Paul Francis Webster Edit Profile
Student, Horace Mann School, also New York University, 1924-1927, Cornell Univercity, summer 1925. Student Prince, Merry Widow, Calamity Jane, Great Caruso, The Alamo, Guns at Navarone, Tender Is the Night, Mutiny on the Bounty, Raintree County.
He worked on ships throughout Asia and then became a dance instructor at an Arthur Murray studio in New York City. By 1931, however, he turned his career direction to writing song lyrics. His first professional lyric was Masquerade (music by John Jacob Loeb) which became a hit in 1932, performed by Paul Whiteman.
In 1935 Twentieth Century Fox signed him to a contract to write lyrics for Shirley Temple's films, but shortly afterward he went back to freelance writing. His first hit was a collaboration in 1941 with Duke Ellington on the song "I Got It Bad (And That Ain't Good)". After 1950, Webster worked mostly for Metro-Goldwyn-Mayer.
In addition, a large number of his songs became major hits on the popular music charts. Webster is the most successful songwriter of the 1950s on the U.K. charts. In 1967 he was asked to write the famed lyrics for the Spider-Man (theme song) of the television cartoon.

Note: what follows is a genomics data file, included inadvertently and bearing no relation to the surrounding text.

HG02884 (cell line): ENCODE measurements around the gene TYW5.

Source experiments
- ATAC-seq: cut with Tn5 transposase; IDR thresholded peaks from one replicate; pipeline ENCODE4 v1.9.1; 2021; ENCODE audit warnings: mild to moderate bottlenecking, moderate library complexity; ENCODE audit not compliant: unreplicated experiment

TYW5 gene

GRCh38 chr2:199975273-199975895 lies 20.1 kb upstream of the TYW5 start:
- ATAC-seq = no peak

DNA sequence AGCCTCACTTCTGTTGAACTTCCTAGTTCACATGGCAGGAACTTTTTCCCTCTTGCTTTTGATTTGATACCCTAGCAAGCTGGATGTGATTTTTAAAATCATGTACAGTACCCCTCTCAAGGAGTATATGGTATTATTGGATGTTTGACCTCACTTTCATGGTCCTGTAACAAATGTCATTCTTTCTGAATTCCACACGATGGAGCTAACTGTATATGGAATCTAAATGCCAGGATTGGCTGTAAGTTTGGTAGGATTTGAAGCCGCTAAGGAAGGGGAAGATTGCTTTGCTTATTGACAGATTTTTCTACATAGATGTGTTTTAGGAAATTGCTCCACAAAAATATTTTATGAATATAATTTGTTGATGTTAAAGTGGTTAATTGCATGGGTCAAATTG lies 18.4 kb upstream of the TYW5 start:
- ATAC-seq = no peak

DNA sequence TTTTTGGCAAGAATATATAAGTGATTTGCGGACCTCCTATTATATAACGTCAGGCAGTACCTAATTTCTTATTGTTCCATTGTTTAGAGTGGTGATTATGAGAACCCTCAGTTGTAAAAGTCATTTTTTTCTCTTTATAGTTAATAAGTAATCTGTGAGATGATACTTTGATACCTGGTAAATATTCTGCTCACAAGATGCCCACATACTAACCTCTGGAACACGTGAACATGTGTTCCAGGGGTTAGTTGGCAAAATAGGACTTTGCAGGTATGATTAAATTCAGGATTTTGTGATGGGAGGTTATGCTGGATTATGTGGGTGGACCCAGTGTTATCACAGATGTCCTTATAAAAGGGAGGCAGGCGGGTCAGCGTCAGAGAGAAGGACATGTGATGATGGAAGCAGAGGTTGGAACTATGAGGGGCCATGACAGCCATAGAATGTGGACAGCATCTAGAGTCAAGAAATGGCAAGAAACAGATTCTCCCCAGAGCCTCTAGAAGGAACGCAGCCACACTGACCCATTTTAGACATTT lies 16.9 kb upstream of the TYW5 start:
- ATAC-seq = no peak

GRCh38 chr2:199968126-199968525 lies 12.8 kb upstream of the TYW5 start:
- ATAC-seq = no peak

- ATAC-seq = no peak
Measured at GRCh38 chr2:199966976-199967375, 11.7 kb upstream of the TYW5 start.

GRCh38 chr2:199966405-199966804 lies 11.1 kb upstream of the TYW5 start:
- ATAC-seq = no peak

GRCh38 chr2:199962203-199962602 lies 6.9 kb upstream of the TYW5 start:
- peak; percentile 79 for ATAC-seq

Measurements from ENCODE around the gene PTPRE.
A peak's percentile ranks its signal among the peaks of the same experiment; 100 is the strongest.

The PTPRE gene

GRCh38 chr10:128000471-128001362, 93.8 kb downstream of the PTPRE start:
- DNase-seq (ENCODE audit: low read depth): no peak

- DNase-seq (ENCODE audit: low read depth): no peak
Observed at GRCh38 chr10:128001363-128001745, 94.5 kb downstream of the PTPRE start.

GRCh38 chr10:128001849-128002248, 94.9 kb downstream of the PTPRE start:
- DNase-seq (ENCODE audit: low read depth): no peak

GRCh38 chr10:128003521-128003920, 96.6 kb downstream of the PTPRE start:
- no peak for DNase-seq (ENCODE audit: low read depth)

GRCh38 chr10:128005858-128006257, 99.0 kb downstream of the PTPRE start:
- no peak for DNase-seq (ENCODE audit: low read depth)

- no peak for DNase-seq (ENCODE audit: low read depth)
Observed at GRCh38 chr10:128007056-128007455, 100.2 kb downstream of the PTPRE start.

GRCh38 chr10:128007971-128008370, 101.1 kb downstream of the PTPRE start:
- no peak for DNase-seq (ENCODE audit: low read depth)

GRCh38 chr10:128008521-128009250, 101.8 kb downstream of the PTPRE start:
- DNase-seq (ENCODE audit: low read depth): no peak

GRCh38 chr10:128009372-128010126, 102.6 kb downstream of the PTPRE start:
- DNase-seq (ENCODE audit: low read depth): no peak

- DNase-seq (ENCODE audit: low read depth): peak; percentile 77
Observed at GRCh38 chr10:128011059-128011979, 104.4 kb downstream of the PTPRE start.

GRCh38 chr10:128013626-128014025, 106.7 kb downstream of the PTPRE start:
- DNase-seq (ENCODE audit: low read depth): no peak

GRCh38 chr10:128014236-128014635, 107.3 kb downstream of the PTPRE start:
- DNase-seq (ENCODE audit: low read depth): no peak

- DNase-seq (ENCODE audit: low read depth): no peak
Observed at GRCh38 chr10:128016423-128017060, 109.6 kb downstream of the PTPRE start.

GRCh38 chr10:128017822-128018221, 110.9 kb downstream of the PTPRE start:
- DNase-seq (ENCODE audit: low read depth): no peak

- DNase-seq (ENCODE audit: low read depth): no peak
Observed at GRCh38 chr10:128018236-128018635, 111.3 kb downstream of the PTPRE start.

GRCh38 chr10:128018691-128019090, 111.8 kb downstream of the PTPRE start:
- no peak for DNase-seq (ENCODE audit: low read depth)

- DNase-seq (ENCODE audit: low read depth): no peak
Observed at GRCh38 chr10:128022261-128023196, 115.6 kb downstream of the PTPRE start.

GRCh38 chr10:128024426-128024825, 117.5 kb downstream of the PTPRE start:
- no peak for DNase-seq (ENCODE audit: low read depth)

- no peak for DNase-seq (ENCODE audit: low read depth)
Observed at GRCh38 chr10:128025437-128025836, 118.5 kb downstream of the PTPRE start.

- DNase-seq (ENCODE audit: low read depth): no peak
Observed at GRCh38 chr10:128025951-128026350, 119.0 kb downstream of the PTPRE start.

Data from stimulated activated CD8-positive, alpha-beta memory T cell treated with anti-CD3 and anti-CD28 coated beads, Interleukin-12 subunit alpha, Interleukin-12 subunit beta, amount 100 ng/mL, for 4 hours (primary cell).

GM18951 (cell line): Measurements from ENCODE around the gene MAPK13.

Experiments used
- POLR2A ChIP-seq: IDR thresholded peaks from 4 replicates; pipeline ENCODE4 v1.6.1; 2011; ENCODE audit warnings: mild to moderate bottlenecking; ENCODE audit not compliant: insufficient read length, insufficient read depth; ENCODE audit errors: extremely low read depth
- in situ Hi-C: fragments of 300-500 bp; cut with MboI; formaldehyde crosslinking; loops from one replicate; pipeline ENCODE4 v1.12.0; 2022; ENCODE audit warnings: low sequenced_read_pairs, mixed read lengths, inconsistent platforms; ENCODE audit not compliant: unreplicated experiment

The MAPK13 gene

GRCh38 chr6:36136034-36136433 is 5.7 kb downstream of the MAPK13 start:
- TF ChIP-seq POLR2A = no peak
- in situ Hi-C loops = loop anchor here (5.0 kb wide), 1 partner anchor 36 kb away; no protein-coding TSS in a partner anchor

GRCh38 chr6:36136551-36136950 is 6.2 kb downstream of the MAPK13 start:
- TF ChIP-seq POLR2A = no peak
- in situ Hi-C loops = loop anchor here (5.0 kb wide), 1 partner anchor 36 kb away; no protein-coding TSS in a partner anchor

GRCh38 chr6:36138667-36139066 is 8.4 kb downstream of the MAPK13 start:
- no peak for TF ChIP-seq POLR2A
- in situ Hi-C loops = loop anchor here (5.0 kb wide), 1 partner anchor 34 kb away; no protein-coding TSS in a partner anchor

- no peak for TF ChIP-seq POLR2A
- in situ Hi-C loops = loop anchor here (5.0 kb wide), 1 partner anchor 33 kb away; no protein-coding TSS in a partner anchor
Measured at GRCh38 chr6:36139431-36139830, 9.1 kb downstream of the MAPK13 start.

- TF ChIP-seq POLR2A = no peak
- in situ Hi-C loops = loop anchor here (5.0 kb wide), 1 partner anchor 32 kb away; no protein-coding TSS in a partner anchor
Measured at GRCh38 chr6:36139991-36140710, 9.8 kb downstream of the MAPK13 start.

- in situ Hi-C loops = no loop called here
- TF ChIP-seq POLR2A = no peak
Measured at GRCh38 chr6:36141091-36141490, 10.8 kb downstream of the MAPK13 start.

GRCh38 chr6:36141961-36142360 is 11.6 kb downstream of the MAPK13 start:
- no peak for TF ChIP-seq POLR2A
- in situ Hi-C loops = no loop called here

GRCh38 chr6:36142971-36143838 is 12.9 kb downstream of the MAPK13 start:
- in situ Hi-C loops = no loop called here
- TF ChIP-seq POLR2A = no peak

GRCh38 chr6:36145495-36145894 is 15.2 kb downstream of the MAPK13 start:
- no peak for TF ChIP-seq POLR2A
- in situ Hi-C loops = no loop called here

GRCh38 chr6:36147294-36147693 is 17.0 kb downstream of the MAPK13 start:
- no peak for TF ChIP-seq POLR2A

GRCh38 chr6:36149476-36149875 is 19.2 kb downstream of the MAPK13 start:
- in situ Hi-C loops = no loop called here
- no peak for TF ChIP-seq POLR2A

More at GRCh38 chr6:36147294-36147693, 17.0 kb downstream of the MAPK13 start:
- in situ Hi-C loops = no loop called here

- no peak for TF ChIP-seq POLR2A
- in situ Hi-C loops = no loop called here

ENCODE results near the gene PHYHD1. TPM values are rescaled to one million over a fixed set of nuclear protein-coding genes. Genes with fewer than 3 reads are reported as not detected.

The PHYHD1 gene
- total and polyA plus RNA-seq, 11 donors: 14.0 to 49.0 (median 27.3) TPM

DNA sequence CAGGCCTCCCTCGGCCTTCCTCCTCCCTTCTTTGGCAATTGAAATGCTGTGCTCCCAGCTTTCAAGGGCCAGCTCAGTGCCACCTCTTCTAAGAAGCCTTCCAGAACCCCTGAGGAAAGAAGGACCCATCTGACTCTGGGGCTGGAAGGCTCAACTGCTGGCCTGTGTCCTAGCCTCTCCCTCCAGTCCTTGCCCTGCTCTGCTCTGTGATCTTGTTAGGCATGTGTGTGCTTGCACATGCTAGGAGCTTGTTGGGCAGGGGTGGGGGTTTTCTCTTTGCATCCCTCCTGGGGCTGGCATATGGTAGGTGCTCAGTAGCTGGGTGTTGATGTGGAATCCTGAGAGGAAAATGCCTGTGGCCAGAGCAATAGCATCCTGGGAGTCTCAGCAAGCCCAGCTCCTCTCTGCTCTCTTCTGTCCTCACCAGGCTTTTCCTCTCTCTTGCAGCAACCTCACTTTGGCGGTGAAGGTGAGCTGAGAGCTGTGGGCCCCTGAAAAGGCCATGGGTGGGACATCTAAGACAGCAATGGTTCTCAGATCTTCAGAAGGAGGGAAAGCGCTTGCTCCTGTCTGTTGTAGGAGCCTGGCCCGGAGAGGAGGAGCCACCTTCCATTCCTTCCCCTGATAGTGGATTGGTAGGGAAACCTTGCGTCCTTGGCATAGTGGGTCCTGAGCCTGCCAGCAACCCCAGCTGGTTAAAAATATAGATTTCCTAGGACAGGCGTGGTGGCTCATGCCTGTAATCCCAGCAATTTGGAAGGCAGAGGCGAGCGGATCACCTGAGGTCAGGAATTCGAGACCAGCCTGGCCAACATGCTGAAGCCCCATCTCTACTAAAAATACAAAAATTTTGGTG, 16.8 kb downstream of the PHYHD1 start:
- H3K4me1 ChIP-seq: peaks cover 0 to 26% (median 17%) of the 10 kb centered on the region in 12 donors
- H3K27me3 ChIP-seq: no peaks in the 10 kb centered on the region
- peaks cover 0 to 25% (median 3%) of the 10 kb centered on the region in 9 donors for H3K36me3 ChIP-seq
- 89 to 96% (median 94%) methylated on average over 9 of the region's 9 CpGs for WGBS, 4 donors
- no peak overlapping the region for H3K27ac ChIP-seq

He was inducted into the Songwriters Hall of Fame in 1972. His papers are collected at Syracuse University Libraries. Webster continued writing through 1983.
He died in 1984 in Beverly Hills, California and is buried at Hillside Memorial Park in Culver City, California. The Songs of Paul Francis Webster () Award-Winning Songs By Paul Francis Webster, Robbins Music Corporation, 1964.
Member A.S.C.A.P. (award of Merit 1966), Writers Guild American (honorary life), Songwriter’s Protective Association, Academy Motion Picture Arts and Sciences.
Married Gloria Lenore Benguiat, June 10, 1937. Children: Guy Michael, Roger Edmund.